Echo Dot With Clock - REVIEW
Alexa can relax. PAT PILCHER won’t be bugging her incessantly for the time now that he’s got an Echo Dot With Clock.
One of the more frequent questions I ask my long-suffering smart assistant (Alexa) is, “What time is it?” I’m waiting for her to get fed up and offer up a snarky response. I’d imagine that it’d go along the lines of, “Buy a watch you cheap bastard!”, but of course Alexa is far too polite and always gives me the correct time. Asking Alexa for the time isn’t all that unusual. Amazon says it is one of the most frequent questions Alexa gets asked.
The Echo Show’s built-in screen has a clock on it, but the Dot in my lounge doesn’t. This is fine, as I wanted a smart speaker that disappeared into the background rather than adding to existing gadget clutter. That said, I’ve just swapped it out with the new Echo Dot, which has a nifty clock display.
Amazon has been churning out new Alexa powered widgets at a rate of knots. It isn’t a big surprise that they’ve unimaginatively named it the Echo Dot With Clock.
Looks-wise, the Echo Dot With Clock (EDWC) looks almost identical to last year’s model, apart from a pretty nifty party trick. This comes in the form of a white LED digital clock display underneath the speaker fabric wrapped around EDWC sides. The clock display is opposite its power supply socket and lineout.
It isn’t just for telling the time, either. It’ll also display other basic info depending on what questions you’re firing at Alexa. Ask for the temperature, and you’ll see the current temperature. Set a timer, and you get a countdown timer. If you set the alarm, you get a dot on the bottom corner of the display, so you know an alarm is set.
The EDWC is a shrewd move. While Amazon has an Alexa lineup that caters for most needs, the EDWC addresses a crucial gap in their product line. It used to be that if you wanted info displayed, you coughed up the extra coin for an Echo Show (which at around $380, is out of reach for buyers on a budget). Budget-conscious buyers are typically going to go for the considerably more affordable Echo Dot. The EDWC is the most affordable Alexa powered smart speaker available, and the addition of a simple display makes it compelling.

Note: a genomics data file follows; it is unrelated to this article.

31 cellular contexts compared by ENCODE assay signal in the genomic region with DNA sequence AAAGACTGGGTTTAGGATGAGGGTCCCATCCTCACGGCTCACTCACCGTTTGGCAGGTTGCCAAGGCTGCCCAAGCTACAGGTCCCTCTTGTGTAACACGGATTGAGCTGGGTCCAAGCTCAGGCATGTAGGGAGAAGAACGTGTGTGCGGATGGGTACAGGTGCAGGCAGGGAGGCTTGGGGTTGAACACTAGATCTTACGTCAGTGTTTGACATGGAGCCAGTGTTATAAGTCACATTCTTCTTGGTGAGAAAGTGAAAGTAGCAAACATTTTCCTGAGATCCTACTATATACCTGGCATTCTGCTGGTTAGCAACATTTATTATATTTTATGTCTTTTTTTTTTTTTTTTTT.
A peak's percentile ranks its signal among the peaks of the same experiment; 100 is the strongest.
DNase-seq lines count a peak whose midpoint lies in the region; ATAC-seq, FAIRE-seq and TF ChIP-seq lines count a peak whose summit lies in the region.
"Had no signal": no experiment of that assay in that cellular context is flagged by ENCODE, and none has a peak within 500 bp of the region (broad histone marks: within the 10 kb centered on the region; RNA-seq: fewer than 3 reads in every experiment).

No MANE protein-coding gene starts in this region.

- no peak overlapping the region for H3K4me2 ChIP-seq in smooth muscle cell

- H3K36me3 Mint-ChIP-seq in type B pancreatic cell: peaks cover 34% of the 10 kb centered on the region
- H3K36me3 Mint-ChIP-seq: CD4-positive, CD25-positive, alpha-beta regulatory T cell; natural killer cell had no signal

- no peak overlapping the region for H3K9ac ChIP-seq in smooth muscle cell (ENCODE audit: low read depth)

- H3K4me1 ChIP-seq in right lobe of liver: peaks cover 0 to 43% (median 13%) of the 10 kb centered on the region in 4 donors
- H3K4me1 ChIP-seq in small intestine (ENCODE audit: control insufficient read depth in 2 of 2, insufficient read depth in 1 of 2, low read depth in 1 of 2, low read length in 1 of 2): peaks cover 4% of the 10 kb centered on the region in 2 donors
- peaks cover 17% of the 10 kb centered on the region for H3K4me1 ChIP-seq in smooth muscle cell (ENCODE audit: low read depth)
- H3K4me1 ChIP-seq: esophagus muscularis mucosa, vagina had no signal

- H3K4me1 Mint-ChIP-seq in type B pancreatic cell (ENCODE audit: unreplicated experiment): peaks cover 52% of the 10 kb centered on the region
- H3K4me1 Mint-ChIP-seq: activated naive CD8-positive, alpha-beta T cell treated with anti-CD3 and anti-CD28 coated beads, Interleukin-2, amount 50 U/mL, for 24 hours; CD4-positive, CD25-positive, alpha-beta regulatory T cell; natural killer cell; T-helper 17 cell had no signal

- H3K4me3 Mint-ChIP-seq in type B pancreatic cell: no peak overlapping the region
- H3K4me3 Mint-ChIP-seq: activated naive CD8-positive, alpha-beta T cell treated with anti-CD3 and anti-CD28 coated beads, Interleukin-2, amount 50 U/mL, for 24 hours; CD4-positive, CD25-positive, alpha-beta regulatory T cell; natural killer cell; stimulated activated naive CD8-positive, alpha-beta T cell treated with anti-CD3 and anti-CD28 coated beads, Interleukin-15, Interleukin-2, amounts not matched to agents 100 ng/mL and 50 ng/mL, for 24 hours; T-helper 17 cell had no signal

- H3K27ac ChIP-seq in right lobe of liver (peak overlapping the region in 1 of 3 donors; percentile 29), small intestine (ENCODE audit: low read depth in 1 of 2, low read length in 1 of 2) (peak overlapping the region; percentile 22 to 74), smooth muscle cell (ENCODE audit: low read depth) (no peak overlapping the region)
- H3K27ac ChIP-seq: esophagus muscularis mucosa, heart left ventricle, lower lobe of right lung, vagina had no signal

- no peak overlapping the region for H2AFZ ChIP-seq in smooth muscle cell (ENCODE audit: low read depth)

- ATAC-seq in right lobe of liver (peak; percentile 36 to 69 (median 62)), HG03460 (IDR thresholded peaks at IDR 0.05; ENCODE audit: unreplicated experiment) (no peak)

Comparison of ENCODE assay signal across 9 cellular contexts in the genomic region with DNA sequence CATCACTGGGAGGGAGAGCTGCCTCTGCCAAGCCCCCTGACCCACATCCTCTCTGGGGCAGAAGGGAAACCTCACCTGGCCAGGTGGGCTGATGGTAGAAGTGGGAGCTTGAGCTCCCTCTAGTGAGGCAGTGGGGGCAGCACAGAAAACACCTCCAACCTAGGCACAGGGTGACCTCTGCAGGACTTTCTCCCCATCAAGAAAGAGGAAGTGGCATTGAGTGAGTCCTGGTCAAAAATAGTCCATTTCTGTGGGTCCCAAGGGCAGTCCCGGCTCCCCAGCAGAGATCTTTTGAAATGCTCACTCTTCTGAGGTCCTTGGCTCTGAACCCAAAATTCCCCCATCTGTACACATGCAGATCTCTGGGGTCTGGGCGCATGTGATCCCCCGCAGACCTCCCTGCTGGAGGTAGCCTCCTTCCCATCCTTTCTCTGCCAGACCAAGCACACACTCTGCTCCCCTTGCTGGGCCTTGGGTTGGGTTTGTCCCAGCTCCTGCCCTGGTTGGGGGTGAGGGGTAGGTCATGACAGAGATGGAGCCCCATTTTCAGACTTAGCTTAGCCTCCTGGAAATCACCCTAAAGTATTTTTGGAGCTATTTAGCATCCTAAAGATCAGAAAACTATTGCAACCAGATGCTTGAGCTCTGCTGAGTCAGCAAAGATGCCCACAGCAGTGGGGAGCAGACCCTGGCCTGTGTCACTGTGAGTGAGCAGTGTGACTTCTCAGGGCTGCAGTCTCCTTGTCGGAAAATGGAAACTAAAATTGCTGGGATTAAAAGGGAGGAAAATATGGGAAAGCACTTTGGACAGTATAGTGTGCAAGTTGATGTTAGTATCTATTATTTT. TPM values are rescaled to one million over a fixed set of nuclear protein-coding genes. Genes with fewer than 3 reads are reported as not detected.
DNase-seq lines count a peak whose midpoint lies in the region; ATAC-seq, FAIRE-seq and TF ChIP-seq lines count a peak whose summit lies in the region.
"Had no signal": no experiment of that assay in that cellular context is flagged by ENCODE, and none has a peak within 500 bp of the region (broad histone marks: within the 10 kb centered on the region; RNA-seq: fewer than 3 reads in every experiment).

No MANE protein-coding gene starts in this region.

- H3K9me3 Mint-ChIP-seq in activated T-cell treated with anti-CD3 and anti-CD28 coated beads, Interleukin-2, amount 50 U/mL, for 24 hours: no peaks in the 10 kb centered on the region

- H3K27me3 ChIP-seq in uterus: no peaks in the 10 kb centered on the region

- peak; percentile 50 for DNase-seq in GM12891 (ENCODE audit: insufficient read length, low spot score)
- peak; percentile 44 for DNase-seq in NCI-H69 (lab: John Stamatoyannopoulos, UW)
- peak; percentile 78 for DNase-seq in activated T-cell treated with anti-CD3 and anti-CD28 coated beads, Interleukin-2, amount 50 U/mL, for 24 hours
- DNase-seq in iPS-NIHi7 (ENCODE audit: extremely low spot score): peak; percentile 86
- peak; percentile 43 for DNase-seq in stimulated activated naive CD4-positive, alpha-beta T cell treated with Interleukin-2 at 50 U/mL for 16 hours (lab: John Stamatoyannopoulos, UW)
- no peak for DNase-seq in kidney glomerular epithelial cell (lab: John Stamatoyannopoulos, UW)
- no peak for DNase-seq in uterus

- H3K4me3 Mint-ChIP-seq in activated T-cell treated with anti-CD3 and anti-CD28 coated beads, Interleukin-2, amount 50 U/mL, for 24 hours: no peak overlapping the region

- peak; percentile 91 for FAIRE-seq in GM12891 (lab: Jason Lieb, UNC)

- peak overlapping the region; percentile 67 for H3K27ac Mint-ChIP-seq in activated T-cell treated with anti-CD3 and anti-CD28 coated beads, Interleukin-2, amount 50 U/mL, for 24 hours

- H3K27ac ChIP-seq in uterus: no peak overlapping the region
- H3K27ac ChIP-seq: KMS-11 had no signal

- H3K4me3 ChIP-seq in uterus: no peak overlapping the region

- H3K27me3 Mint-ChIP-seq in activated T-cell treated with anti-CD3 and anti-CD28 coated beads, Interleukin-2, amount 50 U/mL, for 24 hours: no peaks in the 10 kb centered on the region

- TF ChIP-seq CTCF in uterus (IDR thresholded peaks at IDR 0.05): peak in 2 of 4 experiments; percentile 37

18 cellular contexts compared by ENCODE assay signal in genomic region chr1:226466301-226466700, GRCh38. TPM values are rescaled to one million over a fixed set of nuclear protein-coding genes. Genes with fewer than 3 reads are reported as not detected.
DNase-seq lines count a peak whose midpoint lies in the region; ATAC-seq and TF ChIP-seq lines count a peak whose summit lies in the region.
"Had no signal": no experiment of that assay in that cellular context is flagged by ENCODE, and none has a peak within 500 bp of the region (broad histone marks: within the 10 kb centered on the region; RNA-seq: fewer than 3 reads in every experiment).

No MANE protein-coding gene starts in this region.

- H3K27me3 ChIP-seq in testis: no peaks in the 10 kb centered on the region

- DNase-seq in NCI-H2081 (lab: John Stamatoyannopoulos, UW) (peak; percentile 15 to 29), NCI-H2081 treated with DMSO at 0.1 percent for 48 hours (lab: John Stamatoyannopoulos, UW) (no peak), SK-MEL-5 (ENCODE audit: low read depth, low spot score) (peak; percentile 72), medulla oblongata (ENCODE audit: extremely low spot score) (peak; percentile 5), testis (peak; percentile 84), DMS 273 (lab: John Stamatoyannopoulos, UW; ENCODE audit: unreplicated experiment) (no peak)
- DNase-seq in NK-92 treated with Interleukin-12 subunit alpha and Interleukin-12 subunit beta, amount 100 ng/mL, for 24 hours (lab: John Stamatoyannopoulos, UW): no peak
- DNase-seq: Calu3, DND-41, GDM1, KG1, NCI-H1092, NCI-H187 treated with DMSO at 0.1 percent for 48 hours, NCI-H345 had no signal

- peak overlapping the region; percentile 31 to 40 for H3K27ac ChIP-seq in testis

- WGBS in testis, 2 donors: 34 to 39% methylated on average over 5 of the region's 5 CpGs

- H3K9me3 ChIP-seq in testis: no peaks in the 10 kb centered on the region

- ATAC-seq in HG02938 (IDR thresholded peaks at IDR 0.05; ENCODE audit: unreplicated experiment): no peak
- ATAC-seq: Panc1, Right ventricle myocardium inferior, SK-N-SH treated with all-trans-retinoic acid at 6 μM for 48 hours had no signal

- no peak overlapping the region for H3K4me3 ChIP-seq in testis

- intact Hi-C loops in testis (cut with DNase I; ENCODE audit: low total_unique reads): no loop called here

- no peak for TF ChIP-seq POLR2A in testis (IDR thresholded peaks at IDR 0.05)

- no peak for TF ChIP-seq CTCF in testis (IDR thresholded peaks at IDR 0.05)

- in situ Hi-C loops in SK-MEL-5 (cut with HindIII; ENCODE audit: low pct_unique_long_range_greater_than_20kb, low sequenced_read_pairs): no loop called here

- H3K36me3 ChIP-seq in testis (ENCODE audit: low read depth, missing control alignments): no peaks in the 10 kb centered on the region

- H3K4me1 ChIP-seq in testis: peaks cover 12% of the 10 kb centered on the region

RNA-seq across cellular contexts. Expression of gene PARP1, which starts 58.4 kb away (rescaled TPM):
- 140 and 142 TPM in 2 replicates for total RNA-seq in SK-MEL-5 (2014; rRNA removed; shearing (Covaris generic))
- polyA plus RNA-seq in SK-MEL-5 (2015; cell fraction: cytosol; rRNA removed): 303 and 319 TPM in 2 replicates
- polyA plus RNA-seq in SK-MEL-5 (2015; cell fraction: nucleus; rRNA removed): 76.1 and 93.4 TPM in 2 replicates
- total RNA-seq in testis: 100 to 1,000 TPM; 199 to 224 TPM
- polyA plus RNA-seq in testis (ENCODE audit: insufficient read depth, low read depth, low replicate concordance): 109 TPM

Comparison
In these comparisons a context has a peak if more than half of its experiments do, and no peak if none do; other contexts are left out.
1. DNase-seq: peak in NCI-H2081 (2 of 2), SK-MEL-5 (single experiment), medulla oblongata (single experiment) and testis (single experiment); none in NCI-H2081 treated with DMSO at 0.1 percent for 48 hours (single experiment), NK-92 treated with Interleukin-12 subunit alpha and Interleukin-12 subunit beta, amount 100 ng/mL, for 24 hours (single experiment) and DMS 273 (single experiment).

Other than the built-in display, little else is new. That’s not such a bad thing and is probably more a case of Amazon thinking, “If it isn’t broken, why fix it?”. All told, the EDWC is basically a third-gen Dot with a clock baked in, with the standard Echo blue status light ring on its top. While it sounds fine given its compact size, Amazon doesn’t appear to have spent much time re-engineering its audio.
This is most probably because they don’t need to, as it already sounds pretty good, especially when its small form factor is considered. The other big selling point of the EDWC is that it also comes with a 3.5mm audio out socket. This handily means you can connect it up to a sound system for even better audio. It’s also got Bluetooth, so users can pair the EDWC up with a phone or Bluetooth speakers. As with the larger Echo speakers, a standard Echo Dot can pair with an EDWC to deliver stereo audio too, and you can also add in an Echo sub for more oonst. Last but by no means least, you can use the Alexa app to tweak audio via a basic EQ, which gives you a modest bump for bass, treble, and midrange. Sound aside, the EDWC display can be customised. Its brightness can be adjusted and it can be turned on or off. There’s also an ambient sensor so it’ll automatically adjust display brightness.
So, is the EDWC all that and bag of chips? While it commands a small premium over the previous generation Echo Dot, it is still affordable, and the clock display is a substantial bonus. If you’re looking at setting up a smart home and want voice control, Alexa’s integration with 3rd party ecosystems is second to none. Adding this into the mix makes the EDWC a very compelling option indeed.